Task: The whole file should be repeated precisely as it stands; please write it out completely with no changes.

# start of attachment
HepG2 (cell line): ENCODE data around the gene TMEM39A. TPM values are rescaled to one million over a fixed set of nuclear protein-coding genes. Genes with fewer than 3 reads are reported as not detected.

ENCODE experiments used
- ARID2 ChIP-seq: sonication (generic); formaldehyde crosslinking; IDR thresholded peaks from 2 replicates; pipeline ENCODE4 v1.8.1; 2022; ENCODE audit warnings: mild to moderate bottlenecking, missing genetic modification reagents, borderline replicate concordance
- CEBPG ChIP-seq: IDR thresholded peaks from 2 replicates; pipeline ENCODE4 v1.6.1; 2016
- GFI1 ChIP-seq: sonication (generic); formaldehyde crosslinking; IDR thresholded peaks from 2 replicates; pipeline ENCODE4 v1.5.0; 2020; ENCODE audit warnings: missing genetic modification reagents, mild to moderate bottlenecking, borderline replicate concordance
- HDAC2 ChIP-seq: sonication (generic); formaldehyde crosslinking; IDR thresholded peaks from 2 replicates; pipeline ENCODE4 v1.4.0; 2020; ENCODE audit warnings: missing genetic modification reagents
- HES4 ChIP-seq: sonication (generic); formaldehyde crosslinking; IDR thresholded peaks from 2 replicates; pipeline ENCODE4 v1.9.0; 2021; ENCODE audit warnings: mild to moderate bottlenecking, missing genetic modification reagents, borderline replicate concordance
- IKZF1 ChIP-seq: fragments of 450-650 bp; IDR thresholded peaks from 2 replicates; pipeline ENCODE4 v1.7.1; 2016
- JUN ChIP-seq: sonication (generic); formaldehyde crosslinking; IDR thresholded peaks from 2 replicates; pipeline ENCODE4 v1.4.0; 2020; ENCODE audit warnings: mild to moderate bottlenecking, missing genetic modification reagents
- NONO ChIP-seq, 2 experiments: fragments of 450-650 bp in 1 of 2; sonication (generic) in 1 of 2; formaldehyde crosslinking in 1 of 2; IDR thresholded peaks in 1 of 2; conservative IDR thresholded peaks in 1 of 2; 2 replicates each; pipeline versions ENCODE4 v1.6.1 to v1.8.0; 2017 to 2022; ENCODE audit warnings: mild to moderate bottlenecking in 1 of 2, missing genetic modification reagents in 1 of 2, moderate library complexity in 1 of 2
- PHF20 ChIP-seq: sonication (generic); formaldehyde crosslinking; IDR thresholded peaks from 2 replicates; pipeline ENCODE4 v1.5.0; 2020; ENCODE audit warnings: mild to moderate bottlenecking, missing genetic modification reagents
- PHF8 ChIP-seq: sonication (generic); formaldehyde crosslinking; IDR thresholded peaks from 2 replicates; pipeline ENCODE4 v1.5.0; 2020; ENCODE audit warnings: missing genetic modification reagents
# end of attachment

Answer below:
HepG2 (cell line): ENCODE data around the gene TMEM39A. TPM values are rescaled to one million over a fixed set of nuclear protein-coding genes. Genes with fewer than 3 reads are reported as not detected.

ENCODE experiments used
- ARID2 ChIP-seq: sonication (generic); formaldehyde crosslinking; IDR thresholded peaks from 2 replicates; pipeline ENCODE4 v1.8.1; 2022; ENCODE audit warnings: mild to moderate bottlenecking, missing genetic modification reagents, borderline replicate concordance
- CEBPG ChIP-seq: IDR thresholded peaks from 2 replicates; pipeline ENCODE4 v1.6.1; 2016
- GFI1 ChIP-seq: sonication (generic); formaldehyde crosslinking; IDR thresholded peaks from 2 replicates; pipeline ENCODE4 v1.5.0; 2020; ENCODE audit warnings: missing genetic modification reagents, mild to moderate bottlenecking, borderline replicate concordance
- HDAC2 ChIP-seq: sonication (generic); formaldehyde crosslinking; IDR thresholded peaks from 2 replicates; pipeline ENCODE4 v1.4.0; 2020; ENCODE audit warnings: missing genetic modification reagents
- HES4 ChIP-seq: sonication (generic); formaldehyde crosslinking; IDR thresholded peaks from 2 replicates; pipeline ENCODE4 v1.9.0; 2021; ENCODE audit warnings: mild to moderate bottlenecking, missing genetic modification reagents, borderline replicate concordance
- IKZF1 ChIP-seq: fragments of 450-650 bp; IDR thresholded peaks from 2 replicates; pipeline ENCODE4 v1.7.1; 2016
- JUN ChIP-seq: sonication (generic); formaldehyde crosslinking; IDR thresholded peaks from 2 replicates; pipeline ENCODE4 v1.4.0; 2020; ENCODE audit warnings: mild to moderate bottlenecking, missing genetic modification reagents
- NONO ChIP-seq, 2 experiments: fragments of 450-650 bp in 1 of 2; sonication (generic) in 1 of 2; formaldehyde crosslinking in 1 of 2; IDR thresholded peaks in 1 of 2; conservative IDR thresholded peaks in 1 of 2; 2 replicates each; pipeline versions ENCODE4 v1.6.1 to v1.8.0; 2017 to 2022; ENCODE audit warnings: mild to moderate bottlenecking in 1 of 2, missing genetic modification reagents in 1 of 2, moderate library complexity in 1 of 2
- PHF20 ChIP-seq: sonication (generic); formaldehyde crosslinking; IDR thresholded peaks from 2 replicates; pipeline ENCODE4 v1.5.0; 2020; ENCODE audit warnings: mild to moderate bottlenecking, missing genetic modification reagents
- PHF8 ChIP-seq: sonication (generic); formaldehyde crosslinking; IDR thresholded peaks from 2 replicates; pipeline ENCODE4 v1.5.0; 2020; ENCODE audit warnings: missing genetic modification reagents